Because of the coronavirus, information about disinfecting your home has been in the news more than ever before—and so have details about unsafe practices associated with cleaning products. In fact, the amount of information out there can be a bit overwhelming. So, to help, we’ll share highlights from a few key sources to provide you with a straightforward overview of safe ways to disinfect your home, along with practices to avoid.
According to health experts at the Centers for Disease Control and Prevention (CDC), key steps to cleaning and disinfecting your home include:
- Wearing gloves, either reusable or disposable, when routinely cleaning and disinfecting surfaces; if you choose reusable gloves, mark a pair and always use that pair for COVID cleaning practices
- Using soap and water first, followed up by a disinfectant:
- The goal of using soap is to reduce the number of germs, impurities and dirt on surfaces, and this can be considered a pre-cleaning stage before disinfecting.
- The goal of using disinfectant is to kill germs.
- Frequently cleaning surfaces that are often touched in your home, including doorknobs, light switches, tables, counters, keyboards, phones, toilets, faucet handles, and so forth
- Washing your hands thoroughly after cleaning surfaces; here are hand sanitizers that the Food and Drug Administration (FDA) is warning people to avoid
Choose disinfectants that are registered by the Environmental Protection Agency (EPA) for household use. Here are ones recommended by the EPA to help prevent coronavirus spread; note that these are recommended for surface cleaning only, not for use on humans. Read and follow usage directions carefully and keep the surface being cleaned wet for the recommended period of time. Make sure the area is well ventilated before using the products and, besides protecting your hands, consider eye protection in case of splashing.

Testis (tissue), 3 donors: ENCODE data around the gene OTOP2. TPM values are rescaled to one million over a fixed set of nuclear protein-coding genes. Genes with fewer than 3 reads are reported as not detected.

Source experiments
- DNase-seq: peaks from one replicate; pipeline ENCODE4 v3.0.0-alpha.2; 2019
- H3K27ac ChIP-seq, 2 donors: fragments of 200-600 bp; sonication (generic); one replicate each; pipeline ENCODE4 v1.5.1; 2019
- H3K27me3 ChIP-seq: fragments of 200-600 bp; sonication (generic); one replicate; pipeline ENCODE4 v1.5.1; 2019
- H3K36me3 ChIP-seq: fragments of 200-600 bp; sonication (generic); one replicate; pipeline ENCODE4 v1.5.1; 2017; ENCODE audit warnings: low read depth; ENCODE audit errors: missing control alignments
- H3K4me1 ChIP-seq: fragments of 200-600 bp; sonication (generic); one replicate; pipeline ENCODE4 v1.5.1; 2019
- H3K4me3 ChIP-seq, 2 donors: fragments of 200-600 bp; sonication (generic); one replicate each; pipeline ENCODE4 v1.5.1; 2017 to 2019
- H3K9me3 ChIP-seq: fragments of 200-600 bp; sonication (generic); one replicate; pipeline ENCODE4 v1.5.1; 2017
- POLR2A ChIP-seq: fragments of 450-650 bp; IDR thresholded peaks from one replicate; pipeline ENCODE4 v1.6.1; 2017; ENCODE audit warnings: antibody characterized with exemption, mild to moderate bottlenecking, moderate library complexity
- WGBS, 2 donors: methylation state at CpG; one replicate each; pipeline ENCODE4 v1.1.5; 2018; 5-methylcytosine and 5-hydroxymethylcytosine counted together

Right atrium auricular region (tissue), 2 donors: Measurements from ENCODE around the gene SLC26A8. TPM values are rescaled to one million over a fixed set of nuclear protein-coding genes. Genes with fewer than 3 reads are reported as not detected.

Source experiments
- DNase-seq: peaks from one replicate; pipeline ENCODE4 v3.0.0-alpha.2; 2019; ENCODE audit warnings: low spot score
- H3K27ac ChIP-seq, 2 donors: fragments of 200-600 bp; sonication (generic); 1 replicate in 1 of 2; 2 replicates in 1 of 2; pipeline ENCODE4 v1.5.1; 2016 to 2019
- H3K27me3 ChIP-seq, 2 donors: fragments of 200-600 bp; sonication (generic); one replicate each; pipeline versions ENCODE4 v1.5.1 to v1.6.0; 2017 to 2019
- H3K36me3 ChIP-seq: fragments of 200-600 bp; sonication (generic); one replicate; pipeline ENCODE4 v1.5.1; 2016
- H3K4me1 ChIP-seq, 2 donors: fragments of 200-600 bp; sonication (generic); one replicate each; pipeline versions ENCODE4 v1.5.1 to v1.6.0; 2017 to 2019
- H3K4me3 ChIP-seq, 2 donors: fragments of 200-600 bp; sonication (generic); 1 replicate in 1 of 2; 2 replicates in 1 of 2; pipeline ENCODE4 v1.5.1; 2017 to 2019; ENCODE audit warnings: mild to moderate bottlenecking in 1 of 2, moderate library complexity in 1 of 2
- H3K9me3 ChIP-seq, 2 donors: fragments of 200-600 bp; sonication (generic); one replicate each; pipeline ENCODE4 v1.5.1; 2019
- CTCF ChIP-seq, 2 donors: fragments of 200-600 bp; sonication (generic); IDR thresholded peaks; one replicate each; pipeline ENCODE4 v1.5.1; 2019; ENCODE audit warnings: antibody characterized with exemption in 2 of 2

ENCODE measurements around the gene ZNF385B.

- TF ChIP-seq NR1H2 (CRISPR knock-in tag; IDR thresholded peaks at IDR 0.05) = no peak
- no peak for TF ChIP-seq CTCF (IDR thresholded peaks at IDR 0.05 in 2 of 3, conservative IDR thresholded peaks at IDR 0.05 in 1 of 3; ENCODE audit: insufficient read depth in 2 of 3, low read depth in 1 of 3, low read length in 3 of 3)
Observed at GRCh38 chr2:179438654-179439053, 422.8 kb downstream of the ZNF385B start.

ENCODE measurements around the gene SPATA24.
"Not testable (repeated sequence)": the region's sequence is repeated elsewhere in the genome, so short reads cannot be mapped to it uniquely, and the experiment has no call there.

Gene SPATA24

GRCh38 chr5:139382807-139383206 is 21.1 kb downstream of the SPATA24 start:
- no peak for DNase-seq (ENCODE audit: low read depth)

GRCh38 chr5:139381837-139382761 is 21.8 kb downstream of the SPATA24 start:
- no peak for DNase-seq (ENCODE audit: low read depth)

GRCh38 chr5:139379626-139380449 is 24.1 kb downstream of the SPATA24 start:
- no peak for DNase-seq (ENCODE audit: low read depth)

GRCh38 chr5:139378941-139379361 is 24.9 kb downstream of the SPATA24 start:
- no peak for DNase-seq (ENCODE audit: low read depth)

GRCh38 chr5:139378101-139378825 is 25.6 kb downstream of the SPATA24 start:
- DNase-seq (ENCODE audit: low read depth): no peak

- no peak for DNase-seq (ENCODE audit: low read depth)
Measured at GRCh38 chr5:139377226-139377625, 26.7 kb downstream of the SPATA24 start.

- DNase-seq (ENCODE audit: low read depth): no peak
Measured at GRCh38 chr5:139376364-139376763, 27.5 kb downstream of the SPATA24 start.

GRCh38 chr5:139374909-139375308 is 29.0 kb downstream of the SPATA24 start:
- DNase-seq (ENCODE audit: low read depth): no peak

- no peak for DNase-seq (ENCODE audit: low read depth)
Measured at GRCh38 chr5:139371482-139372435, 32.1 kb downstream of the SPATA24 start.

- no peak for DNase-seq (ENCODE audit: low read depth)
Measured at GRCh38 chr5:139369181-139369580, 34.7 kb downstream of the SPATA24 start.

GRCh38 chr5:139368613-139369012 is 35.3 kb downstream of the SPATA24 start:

In general, the health experts say, use room temperature water, unless the product label directs otherwise. Never mix chemical products and store them out of reach of children and pets.
In June 2020, AARP reported on new CDC data, noting how nearly 40% of Americans surveyed have “dangerously misused household cleaning products—including gargling with diluted bleach—to prevent transmission of the coronavirus.”
More specifically, participants have:
- Used bleach to rinse their fruit and vegetables: 19%
- Used household cleaning or disinfectant products to wash their hands or skin: 18%
- Used a cleaning or disinfectant spray to mist their bodies: 10%
- Inhaled household cleaning or disinfectant vapors: 6%
- Drank or gargled “diluted bleach solution, soapy water, and other cleaning and disinfectant solutions”: 4%
About a quarter of survey participants, when asked if they’d suffered an adverse effect on their health through one of these practices, said “yes.”
The CDC decided to commission this study after accidental poisonings involving household cleaners were increasing, with poison control centers reporting a sharp increase in calls. In fact, issues associated with cleaning and disinfectant products were 20% higher than the previous year.